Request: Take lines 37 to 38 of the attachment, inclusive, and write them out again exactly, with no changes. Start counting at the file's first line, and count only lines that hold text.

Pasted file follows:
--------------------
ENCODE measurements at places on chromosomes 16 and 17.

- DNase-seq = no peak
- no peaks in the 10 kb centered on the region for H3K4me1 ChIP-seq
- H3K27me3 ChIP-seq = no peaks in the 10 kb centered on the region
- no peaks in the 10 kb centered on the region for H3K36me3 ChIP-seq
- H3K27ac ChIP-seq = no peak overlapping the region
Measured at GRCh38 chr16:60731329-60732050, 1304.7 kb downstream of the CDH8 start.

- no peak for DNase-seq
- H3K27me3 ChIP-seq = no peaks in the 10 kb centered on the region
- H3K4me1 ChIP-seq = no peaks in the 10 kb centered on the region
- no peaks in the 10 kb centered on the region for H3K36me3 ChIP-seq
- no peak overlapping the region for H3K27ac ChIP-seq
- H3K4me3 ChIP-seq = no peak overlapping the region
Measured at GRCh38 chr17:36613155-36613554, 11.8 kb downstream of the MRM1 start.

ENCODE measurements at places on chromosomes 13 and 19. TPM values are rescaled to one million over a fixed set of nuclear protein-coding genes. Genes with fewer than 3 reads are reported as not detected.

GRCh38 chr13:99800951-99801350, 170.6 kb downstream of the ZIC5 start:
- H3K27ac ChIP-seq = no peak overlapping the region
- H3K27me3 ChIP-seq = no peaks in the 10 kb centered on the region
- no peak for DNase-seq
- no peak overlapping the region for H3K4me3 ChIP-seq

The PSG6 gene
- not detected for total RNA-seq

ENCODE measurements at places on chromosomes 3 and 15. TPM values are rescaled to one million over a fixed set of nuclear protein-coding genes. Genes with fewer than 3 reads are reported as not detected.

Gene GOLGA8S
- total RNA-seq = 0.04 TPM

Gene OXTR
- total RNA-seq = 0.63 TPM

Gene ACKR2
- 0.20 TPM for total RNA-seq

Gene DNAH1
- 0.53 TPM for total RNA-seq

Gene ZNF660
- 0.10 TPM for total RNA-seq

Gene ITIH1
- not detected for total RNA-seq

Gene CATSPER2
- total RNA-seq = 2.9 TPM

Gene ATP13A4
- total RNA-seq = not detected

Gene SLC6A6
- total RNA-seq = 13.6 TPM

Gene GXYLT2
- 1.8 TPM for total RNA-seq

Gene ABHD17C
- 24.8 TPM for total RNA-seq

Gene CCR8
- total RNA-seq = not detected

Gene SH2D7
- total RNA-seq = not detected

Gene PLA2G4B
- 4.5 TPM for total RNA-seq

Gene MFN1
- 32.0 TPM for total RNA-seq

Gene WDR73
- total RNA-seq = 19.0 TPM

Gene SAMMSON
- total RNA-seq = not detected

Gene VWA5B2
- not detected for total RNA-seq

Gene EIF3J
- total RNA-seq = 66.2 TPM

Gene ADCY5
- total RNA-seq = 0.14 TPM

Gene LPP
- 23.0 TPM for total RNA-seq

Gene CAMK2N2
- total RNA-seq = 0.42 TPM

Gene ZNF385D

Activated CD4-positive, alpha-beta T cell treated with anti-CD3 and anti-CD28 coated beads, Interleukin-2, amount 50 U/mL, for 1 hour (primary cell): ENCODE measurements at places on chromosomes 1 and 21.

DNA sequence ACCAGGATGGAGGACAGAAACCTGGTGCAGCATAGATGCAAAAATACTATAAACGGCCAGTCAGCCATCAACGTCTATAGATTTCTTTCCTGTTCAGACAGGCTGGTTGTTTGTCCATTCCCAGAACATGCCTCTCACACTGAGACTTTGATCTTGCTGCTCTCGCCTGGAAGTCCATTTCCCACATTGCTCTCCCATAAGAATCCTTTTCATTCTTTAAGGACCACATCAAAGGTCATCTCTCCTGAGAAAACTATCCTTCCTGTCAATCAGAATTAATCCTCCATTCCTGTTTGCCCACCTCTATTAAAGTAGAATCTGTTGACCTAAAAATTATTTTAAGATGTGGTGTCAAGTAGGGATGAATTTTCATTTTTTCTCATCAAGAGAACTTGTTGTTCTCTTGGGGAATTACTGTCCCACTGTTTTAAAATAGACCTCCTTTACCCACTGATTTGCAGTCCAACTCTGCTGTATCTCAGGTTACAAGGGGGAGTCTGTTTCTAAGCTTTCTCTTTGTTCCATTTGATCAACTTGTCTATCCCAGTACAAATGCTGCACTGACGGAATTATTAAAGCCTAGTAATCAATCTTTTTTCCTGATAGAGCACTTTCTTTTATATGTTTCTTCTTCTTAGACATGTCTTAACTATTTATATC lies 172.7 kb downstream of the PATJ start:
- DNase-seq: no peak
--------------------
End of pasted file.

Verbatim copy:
- total RNA-seq = 2.9 TPM

Gene ATP13A4